Road to NATPE: In Syn City to Fill the Slots

Jan 24, 2005  •  Post A Comment

Open for Business: A Late Development Season Could Mean NATPE Is Again About Sales; Execs Expect Hotel Conveniences to Foster Deal-Making

When several syndicators arrive at the 42nd annual National Association of Television Program Executives convention in Las Vegas this week, they will for the first time in years be on a hunt for important station deals that could affect whether their projects move forward.

In recent years most major-market deals for new shows were wrapped up well before the syndicators and their station clients made their way to NATPE. But just a week before this year’s event, which runs Tuesday through Thursday, Telepictures’ “The Tyra Banks Show,” Sony’s Robin Quivers talk show and Twentieth’s “The Suze Orman Show” were all still searching for major station group deals.

What’s more, projects like NBC Universal’s Martha Stewart series and Twentieth’s “A Current Affair” revival were securing clearances in major markets that in past years also would have been wrapped up more than a month before NATPE.

“This year it’s going to represent more of a selling convention,” said Bob Cook, president and chief operating officer of Twentieth Television, which is bringing three first-run strips to NATPE. “In large measure, a lot of the projects out there have not found a home yet.”

Barry Wallach, president of NBC Universal Domestic Television Distribution, said he’s got real work to do at NATPE, especially considering the company didn’t announce until December that it was going forward with a strip starring Ms. Stewart.

“This year is a late syndication year,” he said. “We’ve got a daytime strip that’s in demand, and we’re early in the sales process. By nature we’re going to wind up with quite active selling.”

According to NATPE President and CEO Rick Feldman, NATPE 2005, held at the Mandalay Bay Resort, will be more manageable than it has been in years. “The convention floor and all of the seminars and conferences and workshops are all on the same floor,” he said. “Last year there was a lot more upstairs-downstairs. The actual exhibit space, which is the same [in size] as the space last year, is a much nicer space. In the Venetian we didn’t have the ‘A’ space.”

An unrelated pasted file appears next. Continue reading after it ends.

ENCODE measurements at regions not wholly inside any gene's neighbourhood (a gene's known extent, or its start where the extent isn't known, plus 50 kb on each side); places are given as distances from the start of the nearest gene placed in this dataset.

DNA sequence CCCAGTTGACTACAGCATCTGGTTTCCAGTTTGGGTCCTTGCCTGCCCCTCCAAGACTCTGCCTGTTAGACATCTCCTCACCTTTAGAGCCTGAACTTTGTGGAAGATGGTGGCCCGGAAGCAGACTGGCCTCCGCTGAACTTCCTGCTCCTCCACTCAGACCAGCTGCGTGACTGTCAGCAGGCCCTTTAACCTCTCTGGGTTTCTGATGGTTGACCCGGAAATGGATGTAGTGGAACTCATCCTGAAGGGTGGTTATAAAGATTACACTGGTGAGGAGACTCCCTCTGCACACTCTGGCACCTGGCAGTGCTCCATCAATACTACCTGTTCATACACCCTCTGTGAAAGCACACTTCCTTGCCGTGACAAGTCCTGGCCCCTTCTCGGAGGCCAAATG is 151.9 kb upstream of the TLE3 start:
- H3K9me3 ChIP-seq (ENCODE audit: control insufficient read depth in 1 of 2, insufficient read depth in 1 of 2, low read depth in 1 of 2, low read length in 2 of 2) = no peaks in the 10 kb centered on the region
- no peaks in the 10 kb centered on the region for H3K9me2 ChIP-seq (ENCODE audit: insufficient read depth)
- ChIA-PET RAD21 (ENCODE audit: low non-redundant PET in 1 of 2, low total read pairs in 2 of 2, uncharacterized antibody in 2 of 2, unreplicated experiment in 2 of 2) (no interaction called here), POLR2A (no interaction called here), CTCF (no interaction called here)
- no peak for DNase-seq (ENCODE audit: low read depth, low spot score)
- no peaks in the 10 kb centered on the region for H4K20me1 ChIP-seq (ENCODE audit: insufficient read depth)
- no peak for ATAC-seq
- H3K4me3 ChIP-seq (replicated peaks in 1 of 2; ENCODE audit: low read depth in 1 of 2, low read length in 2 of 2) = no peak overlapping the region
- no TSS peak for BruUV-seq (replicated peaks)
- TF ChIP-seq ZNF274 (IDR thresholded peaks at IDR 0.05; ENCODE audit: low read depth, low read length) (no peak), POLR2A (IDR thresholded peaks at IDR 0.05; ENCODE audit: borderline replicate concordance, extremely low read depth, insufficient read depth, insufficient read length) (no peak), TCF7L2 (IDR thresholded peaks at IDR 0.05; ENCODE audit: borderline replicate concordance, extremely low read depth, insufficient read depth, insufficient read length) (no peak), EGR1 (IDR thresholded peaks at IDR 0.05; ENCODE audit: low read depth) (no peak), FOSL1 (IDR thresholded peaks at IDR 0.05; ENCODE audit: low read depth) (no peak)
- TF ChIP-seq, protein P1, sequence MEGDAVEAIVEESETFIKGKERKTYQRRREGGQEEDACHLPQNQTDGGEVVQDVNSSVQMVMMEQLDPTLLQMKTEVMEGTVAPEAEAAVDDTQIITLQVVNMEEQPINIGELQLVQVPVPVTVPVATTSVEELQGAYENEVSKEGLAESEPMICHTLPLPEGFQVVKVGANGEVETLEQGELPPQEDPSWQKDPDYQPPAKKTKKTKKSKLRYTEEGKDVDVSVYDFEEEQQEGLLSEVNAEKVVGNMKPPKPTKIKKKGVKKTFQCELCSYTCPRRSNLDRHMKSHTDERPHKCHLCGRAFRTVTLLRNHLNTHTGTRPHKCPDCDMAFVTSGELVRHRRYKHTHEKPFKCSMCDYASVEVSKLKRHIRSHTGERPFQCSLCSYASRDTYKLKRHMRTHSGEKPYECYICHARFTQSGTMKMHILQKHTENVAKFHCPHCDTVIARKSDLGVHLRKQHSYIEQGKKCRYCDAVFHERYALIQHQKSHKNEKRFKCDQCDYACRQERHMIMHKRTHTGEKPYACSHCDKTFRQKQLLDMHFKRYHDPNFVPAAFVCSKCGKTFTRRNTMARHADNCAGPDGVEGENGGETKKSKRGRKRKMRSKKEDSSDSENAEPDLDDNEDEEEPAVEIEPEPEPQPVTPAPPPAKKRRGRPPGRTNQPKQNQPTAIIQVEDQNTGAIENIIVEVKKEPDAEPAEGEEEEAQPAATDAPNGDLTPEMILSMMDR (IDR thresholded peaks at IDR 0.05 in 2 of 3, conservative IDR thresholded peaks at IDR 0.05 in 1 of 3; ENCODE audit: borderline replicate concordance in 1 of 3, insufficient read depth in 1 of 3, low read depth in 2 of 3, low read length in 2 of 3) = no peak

So television executives can forget about elevator traffic jams and mile-long hikes between meetings while pursuing their deals. In 2004 attendees spent much of their time shuttling around that year’s venue, The Venetian, and other Las Vegas locations to get business done. The move to the Mandalay Bay comes just as the NATPE convention appears to be turning a corner toward a more secure future in general.

Reeling from the stock market bust and the dot-com implosion, and further hampered by the suppression of business and convention activity caused by 9/11, NATPE in recent years seemed like an anachronism. Members of the organization whispered out loud that they doubted the necessity of the annual expense. Consolidation, rising production costs, shifts in the international market for U.S. programs and weakening ratings led to NATPE’s constituents further adjusting the ways they saw the annual convention.

But for many attendees, NATPE 2005 has caught up with the industry changes.